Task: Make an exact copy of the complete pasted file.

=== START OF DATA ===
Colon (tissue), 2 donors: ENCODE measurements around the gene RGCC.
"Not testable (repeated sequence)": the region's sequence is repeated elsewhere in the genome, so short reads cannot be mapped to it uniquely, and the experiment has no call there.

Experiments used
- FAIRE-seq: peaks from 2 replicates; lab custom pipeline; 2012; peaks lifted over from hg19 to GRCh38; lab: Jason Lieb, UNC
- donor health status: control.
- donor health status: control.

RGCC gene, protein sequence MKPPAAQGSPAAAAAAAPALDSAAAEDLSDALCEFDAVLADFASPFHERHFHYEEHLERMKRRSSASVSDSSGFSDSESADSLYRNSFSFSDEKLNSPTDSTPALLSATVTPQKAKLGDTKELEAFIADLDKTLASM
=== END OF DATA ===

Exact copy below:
Colon (tissue), 2 donors: ENCODE measurements around the gene RGCC.
"Not testable (repeated sequence)": the region's sequence is repeated elsewhere in the genome, so short reads cannot be mapped to it uniquely, and the experiment has no call there.

Experiments used
- FAIRE-seq: peaks from 2 replicates; lab custom pipeline; 2012; peaks lifted over from hg19 to GRCh38; lab: Jason Lieb, UNC
- donor health status: control.
- donor health status: control.

RGCC gene, protein sequence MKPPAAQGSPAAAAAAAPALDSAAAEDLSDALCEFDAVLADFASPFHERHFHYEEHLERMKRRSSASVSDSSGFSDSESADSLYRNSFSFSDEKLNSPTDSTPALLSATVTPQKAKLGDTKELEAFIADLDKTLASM